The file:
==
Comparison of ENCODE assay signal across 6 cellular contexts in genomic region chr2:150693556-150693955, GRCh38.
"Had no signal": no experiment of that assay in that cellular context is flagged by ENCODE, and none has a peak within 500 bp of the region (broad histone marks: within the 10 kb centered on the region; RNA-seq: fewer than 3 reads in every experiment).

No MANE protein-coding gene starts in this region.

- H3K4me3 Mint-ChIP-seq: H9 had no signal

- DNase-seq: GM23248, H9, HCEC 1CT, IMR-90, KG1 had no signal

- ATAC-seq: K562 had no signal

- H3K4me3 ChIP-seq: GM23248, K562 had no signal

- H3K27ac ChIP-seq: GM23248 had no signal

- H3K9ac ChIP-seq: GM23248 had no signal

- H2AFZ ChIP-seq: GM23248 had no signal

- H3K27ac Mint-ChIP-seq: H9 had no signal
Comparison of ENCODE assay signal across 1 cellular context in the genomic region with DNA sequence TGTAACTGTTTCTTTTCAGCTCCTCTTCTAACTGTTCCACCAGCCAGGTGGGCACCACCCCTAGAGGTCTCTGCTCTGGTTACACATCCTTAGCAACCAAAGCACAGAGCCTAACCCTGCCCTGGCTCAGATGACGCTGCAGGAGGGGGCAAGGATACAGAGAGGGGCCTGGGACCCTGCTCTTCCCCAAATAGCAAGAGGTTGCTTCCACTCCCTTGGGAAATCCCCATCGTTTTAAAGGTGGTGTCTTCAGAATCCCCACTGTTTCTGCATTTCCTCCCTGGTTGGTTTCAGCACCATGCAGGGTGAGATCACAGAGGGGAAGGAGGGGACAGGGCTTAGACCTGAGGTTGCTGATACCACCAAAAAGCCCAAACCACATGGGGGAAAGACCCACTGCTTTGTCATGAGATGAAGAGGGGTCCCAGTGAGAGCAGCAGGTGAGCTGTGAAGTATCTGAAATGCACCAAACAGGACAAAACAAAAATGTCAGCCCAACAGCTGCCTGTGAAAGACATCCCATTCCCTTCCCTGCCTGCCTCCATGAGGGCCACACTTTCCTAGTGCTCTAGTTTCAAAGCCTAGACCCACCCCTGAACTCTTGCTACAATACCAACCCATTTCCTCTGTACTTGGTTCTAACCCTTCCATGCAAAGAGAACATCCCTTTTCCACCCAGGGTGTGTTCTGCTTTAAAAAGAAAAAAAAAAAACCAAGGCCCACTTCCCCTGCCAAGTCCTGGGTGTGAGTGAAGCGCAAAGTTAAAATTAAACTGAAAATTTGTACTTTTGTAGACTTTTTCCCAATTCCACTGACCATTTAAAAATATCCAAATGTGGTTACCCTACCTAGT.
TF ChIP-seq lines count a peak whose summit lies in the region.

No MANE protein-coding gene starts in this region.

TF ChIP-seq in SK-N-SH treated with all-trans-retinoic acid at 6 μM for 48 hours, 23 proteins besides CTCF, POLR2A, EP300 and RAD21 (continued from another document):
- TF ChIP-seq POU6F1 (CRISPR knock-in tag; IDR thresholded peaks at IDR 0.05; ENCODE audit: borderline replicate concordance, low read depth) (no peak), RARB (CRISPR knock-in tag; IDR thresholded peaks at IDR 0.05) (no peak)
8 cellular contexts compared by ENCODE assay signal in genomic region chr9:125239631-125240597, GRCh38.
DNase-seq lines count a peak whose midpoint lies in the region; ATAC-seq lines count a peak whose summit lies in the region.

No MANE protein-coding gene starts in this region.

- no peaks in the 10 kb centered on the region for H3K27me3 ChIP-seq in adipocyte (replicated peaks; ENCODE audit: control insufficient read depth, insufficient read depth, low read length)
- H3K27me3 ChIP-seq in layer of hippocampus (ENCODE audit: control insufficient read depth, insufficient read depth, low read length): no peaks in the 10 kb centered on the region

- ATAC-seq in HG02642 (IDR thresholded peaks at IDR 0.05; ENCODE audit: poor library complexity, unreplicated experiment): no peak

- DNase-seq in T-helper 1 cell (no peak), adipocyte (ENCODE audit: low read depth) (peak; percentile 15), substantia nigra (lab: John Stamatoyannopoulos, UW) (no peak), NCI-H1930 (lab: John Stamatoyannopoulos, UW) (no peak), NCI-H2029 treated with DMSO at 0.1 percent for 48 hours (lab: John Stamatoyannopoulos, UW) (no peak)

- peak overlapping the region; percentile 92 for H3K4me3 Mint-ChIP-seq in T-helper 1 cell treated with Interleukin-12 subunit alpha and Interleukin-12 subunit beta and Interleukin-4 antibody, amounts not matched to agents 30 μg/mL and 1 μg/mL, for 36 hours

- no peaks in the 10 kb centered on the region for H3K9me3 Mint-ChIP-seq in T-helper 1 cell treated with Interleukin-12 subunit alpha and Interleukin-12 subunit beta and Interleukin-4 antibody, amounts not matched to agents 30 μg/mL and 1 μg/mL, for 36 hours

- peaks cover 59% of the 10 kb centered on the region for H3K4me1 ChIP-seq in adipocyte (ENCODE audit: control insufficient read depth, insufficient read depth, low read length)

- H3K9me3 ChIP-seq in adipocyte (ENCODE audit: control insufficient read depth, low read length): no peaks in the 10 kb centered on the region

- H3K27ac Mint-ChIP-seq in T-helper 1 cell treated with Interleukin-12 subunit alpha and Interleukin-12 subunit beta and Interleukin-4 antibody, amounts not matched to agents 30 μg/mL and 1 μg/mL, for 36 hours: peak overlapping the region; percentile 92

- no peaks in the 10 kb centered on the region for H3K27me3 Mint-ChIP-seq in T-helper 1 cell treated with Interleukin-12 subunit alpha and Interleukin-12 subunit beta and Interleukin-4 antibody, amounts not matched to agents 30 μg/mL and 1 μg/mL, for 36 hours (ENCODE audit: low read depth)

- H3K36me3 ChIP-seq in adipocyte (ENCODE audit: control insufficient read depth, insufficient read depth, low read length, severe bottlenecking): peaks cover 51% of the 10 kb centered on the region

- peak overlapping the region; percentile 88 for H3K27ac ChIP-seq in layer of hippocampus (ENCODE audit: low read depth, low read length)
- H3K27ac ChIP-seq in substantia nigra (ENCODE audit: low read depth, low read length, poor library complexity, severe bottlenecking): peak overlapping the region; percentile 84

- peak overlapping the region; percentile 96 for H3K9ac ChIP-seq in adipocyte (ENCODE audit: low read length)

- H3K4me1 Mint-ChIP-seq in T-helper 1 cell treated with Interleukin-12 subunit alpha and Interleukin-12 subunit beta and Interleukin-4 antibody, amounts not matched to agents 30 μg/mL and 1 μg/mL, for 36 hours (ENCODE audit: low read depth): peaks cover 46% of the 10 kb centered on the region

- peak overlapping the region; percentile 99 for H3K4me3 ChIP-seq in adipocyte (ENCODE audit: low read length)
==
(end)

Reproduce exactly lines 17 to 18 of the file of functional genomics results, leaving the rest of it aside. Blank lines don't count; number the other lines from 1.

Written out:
8 cellular contexts compared by ENCODE assay signal in genomic region chr9:125239631-125240597, GRCh38.
DNase-seq lines count a peak whose midpoint lies in the region; ATAC-seq lines count a peak whose summit lies in the region.